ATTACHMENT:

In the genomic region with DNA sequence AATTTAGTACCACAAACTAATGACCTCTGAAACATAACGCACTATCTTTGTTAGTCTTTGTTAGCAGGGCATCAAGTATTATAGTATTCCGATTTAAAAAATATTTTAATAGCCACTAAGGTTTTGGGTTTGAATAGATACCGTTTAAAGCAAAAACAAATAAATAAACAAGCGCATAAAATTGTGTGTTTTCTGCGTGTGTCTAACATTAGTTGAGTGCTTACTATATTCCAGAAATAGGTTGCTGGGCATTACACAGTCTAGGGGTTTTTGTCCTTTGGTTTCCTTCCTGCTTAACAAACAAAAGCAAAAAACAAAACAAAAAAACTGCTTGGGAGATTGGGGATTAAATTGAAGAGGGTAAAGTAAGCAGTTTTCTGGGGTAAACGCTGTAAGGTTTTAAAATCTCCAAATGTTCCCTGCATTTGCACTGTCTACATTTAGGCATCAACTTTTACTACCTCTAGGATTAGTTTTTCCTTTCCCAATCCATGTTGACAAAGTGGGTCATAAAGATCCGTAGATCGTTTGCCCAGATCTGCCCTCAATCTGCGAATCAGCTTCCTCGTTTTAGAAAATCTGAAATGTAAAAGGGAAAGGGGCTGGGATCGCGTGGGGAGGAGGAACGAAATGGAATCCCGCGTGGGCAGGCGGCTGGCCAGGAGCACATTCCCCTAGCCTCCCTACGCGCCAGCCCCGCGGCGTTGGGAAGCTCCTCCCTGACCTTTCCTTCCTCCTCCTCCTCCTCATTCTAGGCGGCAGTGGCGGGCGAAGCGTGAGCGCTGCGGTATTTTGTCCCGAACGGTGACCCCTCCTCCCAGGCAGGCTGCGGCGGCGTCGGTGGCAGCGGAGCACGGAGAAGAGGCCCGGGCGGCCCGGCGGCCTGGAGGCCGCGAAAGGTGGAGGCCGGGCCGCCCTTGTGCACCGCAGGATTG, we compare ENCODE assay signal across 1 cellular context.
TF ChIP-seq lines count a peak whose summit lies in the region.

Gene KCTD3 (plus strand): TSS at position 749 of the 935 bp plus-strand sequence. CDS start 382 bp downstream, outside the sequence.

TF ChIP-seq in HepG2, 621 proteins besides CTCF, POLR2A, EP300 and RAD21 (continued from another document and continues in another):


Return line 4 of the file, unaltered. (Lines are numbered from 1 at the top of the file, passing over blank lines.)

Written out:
TF ChIP-seq in HepG2, 621 proteins besides CTCF, POLR2A, EP300 and RAD21 (continued from another document and continues in another):